A servant of society?
The Financial Times has published research by University College, London showing a sharp increase in mobility in recent days. Tracking the usage of no less than four hundred different mobile phone apps, including travel, transport and weather, UCL have produced charts showing a strong upswing in mobility.
The findings suggest that mobility did not fall as sharply among white collar workers as among blue collar workers. A conclusion that would be expected, blue collar workers are those who need to be in their physical workplace to sustain the normal functioning of society.
The survey categorises mobility under seven headings: city and business parks; manufacturing and distribution; metro suburbs; retail; rural; suburban services; and servants of society. A footnote beneath the charts says, “Servants of society include public administration, security, healthcare and large-scale education.”
Working in a secondary school with more than eight hundred students, I assume the school falls within the definition of “large-scale education” and that I therefore fall within the category of “servants of society.”
A servant of society? With student numbers reduced to a handful, I spend one week in four at school and teach remotely for the other three. I am paid by Gloucestershire County Council. I have job security and a pleasant working environment. I do not think that constitutes being a servant of society, nor do I think working in public administration qualifies someone for inclusion in such a category.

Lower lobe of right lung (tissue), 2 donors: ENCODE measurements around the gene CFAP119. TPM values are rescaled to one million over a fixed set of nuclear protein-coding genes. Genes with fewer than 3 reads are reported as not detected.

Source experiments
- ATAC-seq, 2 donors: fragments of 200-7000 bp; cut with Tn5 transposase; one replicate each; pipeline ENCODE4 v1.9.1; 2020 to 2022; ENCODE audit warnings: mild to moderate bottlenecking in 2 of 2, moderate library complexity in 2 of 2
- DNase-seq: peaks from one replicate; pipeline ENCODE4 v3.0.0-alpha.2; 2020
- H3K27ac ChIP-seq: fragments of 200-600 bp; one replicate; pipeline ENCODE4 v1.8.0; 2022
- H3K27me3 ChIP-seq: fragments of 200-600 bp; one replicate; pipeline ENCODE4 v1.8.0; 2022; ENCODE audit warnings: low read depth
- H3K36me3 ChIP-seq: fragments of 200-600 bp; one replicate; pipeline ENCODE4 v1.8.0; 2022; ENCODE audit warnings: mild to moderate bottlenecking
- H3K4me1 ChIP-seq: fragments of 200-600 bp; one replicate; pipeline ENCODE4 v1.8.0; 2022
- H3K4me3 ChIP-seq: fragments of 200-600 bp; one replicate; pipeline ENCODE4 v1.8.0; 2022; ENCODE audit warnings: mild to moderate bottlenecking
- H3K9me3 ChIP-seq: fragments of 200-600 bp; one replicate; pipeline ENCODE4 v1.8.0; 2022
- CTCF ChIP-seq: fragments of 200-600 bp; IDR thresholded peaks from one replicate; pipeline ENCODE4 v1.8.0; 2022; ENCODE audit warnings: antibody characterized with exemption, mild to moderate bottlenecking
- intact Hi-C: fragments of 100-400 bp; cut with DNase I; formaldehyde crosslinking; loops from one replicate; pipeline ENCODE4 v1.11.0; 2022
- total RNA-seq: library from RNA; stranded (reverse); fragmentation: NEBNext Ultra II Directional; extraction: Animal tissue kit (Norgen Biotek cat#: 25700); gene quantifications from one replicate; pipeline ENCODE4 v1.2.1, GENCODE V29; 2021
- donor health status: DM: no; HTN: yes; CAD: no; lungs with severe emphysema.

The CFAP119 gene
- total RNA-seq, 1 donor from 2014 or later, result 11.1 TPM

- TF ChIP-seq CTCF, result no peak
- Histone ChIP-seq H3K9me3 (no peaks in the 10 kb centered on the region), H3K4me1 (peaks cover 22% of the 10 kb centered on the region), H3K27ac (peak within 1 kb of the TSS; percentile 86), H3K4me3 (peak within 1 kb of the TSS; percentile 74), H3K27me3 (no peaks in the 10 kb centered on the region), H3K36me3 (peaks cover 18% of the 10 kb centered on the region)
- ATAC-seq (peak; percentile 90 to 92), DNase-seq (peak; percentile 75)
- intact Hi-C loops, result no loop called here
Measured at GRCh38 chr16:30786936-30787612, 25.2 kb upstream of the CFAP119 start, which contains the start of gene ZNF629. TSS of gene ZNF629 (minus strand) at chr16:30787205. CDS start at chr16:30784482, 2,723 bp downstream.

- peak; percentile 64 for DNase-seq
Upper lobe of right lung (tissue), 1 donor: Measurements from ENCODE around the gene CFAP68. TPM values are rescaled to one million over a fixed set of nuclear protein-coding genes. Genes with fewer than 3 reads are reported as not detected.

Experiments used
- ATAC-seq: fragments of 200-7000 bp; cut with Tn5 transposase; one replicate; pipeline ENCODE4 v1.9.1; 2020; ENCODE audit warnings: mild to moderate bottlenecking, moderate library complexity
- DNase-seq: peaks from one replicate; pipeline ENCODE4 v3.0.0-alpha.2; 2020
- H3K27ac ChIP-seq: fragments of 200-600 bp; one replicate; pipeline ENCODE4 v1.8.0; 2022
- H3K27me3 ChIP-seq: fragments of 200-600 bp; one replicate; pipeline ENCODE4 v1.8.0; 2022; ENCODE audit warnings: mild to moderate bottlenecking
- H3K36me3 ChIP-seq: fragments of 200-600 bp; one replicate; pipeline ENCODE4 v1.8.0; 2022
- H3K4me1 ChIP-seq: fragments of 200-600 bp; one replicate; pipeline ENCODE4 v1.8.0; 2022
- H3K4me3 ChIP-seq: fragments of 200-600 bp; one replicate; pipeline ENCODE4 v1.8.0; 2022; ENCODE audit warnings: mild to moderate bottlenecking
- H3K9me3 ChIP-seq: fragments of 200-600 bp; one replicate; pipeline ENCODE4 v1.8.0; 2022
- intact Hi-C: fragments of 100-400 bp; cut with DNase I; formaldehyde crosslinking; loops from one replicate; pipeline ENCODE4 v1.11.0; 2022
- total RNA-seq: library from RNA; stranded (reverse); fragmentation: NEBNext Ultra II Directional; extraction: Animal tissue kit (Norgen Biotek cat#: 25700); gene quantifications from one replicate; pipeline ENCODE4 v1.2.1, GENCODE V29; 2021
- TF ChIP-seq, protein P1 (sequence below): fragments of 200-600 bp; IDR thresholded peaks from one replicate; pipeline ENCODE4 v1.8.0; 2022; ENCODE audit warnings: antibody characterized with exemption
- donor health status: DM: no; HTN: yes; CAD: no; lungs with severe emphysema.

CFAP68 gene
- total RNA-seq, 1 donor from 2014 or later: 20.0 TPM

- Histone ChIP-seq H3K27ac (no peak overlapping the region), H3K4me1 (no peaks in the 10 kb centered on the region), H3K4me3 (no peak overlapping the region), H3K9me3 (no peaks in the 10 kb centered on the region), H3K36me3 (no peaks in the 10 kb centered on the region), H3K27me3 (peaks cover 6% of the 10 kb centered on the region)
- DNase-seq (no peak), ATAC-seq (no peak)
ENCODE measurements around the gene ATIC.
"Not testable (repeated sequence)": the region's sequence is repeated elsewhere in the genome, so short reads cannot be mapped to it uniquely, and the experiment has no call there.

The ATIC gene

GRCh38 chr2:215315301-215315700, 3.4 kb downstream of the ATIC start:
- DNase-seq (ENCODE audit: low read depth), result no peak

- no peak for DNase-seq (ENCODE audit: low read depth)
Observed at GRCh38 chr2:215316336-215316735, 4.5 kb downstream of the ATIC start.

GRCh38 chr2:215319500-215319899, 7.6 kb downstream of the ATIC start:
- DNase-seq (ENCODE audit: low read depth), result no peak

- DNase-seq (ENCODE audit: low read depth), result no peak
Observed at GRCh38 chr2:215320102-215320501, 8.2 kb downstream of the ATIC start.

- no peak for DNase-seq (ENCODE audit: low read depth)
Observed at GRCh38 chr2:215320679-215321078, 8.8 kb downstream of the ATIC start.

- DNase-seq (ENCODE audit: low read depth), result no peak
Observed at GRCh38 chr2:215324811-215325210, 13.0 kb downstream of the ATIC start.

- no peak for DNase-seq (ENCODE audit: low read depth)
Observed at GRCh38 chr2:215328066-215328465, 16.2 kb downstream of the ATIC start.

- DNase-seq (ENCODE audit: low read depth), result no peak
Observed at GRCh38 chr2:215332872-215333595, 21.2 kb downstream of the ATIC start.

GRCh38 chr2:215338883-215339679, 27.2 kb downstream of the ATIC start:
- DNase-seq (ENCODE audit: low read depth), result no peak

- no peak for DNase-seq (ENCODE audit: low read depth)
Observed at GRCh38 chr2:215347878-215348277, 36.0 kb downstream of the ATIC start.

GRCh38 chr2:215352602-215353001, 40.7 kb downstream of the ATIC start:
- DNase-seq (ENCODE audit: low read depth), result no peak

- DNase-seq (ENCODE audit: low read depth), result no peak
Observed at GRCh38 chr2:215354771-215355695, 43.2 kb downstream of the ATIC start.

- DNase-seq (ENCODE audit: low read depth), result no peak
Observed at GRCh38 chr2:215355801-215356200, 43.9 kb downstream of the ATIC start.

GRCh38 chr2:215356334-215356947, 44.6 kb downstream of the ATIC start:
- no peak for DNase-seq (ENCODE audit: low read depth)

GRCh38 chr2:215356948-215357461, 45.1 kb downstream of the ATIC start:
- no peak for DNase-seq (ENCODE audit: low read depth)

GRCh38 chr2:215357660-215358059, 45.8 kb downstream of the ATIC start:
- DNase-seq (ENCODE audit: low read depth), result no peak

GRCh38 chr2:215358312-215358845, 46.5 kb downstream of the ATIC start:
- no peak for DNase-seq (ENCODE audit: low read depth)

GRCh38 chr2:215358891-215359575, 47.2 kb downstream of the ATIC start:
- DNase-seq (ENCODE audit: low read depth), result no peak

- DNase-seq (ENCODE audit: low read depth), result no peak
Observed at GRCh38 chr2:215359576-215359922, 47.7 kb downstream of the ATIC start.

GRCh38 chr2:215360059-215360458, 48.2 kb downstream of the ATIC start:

Servants of society are those who take risks, those who accept unpleasantness and even violence as ordinary, everyday aspects of their work. Servants are the police officers faced with impossible tasks, paramedics with an unending supply of gentleness and patience, hospital staffs working behind masks and visors. Servants are the retail workers and bus drivers and the postmen and all the others who continue to work as though everything was normal.
Among the servants I would count the lady at the till at the Co-op who patiently chatted with a man who took an inordinate amount of time putting his shopping into a bag, realising that it might be the only conversation he had that day. Among the servants is the care worker who went into the house of an old person with no personal protective equipment other than a pair of disposable gloves (the death rate among social care workers, who are paid minimal wages and have zero hours contracts, is significantly higher than that among health care assistants who work in the hospitals, probably because of the lack of PPE).
Who invented the term “servants of society?” It devalues the word.
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